EVOLUTIONARY RESCUE OF SEXUAL AND ASEXUAL POPULATIONS IN A DETERIORATING ENVIRONMENT
Version of Record online: 11 JUN 2012
© 2012 The Author(s). Evolution© 2012 The Society for the Study of Evolution.
Volume 66, Issue 11, pages 3508–3518, November 2012
How to Cite
Lachapelle, J. and Bell, G. (2012), EVOLUTIONARY RESCUE OF SEXUAL AND ASEXUAL POPULATIONS IN A DETERIORATING ENVIRONMENT. Evolution, 66: 3508–3518. doi: 10.1111/j.1558-5646.2012.01697.x
- Issue online: 25 OCT 2012
- Version of Record online: 11 JUN 2012
- Accepted manuscript online: 20 MAY 2012 09:31PM EST
- Received March 29, 2012 Accepted May 8, 2012 Data Archived: doi:10.5061/dryad.6df73
- experimental evolution;
- genetic variation;
- salt stress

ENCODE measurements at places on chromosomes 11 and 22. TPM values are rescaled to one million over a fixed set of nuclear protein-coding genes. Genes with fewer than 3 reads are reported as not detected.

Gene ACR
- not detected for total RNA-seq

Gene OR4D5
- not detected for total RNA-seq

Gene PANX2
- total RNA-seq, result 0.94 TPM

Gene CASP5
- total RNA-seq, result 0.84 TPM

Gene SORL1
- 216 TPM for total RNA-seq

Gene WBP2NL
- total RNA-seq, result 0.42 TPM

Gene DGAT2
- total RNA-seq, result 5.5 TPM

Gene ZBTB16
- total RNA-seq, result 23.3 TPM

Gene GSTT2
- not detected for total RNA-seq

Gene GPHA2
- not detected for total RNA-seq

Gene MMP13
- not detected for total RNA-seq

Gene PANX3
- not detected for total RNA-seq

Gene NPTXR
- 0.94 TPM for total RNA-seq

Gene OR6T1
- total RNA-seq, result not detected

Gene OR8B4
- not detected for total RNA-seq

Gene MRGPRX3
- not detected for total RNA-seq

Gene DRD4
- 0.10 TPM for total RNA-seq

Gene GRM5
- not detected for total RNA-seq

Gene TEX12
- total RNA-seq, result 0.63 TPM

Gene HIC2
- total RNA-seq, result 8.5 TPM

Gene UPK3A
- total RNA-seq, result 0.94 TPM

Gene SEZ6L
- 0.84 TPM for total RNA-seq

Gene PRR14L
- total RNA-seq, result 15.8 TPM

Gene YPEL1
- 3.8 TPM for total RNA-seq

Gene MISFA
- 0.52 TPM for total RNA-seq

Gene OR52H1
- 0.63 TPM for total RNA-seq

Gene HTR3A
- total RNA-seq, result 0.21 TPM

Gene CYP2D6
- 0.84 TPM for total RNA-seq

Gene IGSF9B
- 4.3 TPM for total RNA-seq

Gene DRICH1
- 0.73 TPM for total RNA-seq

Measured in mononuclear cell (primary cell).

The environmental change experienced by many contemporary populations of organisms poses a serious risk to their survival. From the theory of evolutionary rescue, we predict that the combination of sex and genetic diversity should increase the probability of survival by increasing variation and thereby the probability of generating a type that can tolerate the stressful environment. We tested this prediction by comparing experimental populations of Chlamydomonas reinhardtii that differ in sexuality and in the initial amount of genetic diversity. The lines were serially propagated in an environment where the level of stress caused by salt increased over time from fresh water to the limits of marine conditions. In the long term, the combination of high diversity and obligate sexuality was most effective in supporting evolutionary rescue. Most of the adaptation to high-salt environments in the obligate sexual-high diversity lines had occurred by midway through the experiment, indicating that positive genetic correlations of adaptation to lethal stress with adaptation to sublethal stress greatly increased the probability of evolutionary rescue. The evolutionary rescue events observed in this study provide evidence that major shifts in ways of life can arise within short time frames through the action of natural selection in sexual populations.